From the moment Windows 8 and Apple’s new iOS 7 launched to the marketplace, the buzzword in web and tech design has been “flat.”
Fast forward to today, and even WordPress is utilizing flat design with the WordPress 3.8 dashboard UI and the newly released default theme, Twenty Fourteen.
What is flat design?
Flat design is literal reference to the fact that everything on the page would appear totally flat, like a piece of paper or two-dimensional object.
Companies like Apple play with this motif by adding 3D backgrounds (like in iOS 7) but the interaction comes on a flat space.
Shadows are taken away and shapes have become more rudimentary — think simple circles, squares, and rectangles.
Additionally, color gradients are replaced by simple one-color fills to make everything feel like part of a layered surface. Similar to a photoshop, everything should feel like on layer on top of the other for flat design to be successful.
Interactivity is a bit tough
Specifically on the web space, flat design can be a bit tough from an interactivity standpoint.
Our buttons are still designed with shading characteristics and depth, so that the customer knows there is a button to click in the call to action.
Employing gradients has always been good for interactivity on the touch screen space, because we have been taught that tapping on a gradient will typically lead to more options or to the opening of a program.
On other devices, this lack of distinction makes it difficult, at least in this writer’s opinion, to tell in some instances what text or buttons are or aren’t capable of doing something more than sitting there and looking pretty.
It can be hard to read
Somewhere along the path of implementing flat design, somebody decided it was good to place flat white or black text on top of images for large images and navigation.
While it certainly gets attention, since you have to focus on the text and squint to see it — this is not always the optimal view experience. Again, because there is no shading of the text on the image, the words blend with the featured image and provide an experience that is not always ideal for the user.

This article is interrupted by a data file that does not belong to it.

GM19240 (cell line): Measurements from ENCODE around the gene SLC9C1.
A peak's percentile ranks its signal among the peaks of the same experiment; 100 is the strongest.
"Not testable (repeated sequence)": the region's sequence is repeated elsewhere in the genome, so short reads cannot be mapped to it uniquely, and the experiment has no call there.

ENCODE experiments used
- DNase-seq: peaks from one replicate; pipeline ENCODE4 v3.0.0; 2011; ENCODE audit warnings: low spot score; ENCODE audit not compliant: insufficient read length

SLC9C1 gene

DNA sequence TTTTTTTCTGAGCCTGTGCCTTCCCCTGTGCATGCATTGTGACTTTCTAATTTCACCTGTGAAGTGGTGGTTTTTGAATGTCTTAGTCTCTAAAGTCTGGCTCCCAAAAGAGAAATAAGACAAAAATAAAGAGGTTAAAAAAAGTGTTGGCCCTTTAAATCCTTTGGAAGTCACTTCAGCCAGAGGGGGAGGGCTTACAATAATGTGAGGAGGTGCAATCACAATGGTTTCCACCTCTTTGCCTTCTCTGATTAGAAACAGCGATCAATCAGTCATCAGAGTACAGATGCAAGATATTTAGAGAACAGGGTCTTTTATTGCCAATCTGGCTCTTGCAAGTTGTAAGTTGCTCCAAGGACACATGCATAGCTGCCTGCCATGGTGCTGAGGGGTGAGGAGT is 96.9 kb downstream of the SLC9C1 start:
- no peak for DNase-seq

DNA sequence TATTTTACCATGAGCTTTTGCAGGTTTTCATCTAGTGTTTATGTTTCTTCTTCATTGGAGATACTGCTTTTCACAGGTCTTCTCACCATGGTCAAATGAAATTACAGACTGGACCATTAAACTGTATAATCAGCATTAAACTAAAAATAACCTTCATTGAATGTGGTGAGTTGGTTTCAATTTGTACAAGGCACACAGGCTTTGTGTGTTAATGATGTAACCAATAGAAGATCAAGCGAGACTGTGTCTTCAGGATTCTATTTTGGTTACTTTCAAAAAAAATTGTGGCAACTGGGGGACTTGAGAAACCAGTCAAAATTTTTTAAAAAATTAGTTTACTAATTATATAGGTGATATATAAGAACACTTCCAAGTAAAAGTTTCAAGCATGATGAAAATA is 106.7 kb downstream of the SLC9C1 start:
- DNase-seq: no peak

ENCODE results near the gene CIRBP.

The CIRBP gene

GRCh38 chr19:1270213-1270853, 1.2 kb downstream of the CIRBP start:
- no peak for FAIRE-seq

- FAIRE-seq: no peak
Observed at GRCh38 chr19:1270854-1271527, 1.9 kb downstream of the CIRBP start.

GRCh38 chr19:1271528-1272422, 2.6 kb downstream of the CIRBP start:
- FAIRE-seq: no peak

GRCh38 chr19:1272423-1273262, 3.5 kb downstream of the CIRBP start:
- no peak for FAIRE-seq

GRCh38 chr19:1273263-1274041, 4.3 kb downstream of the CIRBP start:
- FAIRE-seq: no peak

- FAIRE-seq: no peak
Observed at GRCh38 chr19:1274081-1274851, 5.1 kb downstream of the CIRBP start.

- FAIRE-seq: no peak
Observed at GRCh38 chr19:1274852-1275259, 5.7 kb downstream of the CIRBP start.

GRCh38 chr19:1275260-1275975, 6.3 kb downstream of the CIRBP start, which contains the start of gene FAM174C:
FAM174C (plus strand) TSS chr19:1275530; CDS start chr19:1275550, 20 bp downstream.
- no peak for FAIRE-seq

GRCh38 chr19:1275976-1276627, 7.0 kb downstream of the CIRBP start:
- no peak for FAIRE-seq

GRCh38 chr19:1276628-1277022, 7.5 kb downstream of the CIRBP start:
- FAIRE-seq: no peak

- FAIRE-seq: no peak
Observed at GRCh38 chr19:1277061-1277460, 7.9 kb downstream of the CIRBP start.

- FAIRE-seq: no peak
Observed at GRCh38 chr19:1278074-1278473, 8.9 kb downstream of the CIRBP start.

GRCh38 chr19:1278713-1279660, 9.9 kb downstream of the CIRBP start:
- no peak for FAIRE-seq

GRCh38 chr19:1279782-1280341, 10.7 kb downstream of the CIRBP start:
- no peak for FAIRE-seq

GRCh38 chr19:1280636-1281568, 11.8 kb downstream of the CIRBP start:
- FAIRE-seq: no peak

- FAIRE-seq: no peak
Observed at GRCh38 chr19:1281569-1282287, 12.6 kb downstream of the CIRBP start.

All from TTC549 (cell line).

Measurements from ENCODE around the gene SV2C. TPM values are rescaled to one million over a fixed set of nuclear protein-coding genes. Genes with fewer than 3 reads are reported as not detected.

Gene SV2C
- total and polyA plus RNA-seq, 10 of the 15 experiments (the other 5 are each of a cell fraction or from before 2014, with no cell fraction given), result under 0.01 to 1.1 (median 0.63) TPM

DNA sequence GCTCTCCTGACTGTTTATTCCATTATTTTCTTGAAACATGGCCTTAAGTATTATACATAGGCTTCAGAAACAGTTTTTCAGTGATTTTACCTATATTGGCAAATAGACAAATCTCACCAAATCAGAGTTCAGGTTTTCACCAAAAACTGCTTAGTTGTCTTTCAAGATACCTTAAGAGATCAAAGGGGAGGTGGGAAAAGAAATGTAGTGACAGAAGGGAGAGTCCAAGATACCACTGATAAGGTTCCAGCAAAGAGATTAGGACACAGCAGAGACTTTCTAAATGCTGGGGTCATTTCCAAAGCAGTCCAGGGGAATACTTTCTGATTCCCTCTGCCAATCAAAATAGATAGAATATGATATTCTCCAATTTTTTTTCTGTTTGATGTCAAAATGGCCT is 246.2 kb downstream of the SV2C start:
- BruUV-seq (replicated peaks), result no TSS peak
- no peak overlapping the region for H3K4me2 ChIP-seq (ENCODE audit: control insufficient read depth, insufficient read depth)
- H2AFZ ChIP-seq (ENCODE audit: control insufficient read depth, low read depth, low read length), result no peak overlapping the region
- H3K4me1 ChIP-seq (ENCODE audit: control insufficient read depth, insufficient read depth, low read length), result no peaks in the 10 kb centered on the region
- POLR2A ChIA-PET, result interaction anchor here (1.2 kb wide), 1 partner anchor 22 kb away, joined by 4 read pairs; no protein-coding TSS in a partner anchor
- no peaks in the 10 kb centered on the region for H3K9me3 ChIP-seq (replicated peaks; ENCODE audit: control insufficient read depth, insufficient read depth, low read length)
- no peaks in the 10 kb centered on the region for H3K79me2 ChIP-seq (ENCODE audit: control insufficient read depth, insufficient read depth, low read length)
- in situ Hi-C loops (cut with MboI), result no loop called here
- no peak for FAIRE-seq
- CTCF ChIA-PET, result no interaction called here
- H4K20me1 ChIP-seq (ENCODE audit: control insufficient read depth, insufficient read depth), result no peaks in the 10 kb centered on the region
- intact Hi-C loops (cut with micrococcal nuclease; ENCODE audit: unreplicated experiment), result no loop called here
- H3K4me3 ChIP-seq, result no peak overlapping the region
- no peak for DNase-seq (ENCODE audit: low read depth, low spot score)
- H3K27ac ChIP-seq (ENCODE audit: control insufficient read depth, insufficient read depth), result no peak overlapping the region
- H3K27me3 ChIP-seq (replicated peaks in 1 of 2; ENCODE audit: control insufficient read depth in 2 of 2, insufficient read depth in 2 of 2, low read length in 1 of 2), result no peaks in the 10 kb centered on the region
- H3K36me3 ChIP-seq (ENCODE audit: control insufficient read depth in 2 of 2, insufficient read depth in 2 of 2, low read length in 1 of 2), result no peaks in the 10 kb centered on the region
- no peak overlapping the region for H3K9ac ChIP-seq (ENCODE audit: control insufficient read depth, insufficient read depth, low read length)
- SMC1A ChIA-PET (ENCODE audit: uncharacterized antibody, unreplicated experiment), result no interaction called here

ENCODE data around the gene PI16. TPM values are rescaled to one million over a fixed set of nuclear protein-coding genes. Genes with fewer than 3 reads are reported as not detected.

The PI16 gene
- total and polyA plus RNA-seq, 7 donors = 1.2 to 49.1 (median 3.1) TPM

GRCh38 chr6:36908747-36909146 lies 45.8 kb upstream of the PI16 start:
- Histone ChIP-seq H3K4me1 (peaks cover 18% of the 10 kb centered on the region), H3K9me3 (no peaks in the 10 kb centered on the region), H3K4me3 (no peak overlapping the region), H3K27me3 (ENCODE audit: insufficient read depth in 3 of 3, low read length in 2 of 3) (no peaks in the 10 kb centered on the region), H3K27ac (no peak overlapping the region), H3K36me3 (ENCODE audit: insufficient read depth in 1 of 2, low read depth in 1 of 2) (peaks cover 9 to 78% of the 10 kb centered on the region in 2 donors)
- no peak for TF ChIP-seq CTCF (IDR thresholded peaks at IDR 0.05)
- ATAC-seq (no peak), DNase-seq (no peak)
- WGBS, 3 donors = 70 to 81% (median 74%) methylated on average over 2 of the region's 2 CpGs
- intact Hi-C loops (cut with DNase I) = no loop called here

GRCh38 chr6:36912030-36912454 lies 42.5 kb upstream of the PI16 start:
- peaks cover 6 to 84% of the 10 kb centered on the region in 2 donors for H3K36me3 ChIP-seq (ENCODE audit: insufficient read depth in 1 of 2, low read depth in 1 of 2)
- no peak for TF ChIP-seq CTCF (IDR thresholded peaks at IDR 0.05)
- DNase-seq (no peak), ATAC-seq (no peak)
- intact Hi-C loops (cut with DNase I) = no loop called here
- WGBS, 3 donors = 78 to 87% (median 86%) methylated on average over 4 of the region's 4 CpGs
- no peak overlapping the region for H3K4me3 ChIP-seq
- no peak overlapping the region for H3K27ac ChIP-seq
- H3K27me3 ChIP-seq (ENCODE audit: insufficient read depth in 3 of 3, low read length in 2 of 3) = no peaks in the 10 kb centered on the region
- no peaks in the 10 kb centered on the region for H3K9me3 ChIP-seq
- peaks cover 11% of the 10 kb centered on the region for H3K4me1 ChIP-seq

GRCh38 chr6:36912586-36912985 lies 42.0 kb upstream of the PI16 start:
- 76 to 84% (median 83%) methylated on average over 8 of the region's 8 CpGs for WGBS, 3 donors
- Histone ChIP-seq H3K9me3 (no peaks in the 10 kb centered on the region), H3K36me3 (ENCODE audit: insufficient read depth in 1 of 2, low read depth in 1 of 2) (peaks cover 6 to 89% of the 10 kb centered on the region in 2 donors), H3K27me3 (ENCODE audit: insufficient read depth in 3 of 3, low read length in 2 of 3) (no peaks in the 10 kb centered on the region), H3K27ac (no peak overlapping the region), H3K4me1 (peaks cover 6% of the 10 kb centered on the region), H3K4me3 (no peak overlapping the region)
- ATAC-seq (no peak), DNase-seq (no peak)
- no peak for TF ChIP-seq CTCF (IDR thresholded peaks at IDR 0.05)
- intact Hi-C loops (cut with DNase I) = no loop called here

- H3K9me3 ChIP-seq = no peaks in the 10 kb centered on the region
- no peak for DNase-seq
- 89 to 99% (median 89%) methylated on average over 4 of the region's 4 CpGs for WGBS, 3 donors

If you must put text over images, I believe a good solution would be to allow the text to move or otherwise appear separate of the image.
Not every brand or website should be flat
Flat design is also very clean design, and I do not think that this is suitable for every brand. While it is easy for a designer to lose themselves in the new design “standard”, it is also important to note that some brands are just different.
For example, an effective real estate website is typically more rustic in design, with color and depth and shadow, to draw attention to the houses and locales. On a flat background, selling product like this falls flat, because the design does not properly convey the right emotion.
Most flat print and website design is effective for modern concepts and smaller bursts of color, but this is not always the right answer for your business.
Flat design is everywhere
I would like to think that our agency’s push to have three-dimensional buttons and big color gradients proves that flat design is not the end-all-be-all to creating a page.
There is so much flat in our space that it is becoming boring.
Do something different and you will bring attention to your website, even if that “different” is utilizing design that people are familiar with in the past.
What do you think?
This is my opinion and description of what flat design is and what it does. I would love to hear your feedback below!!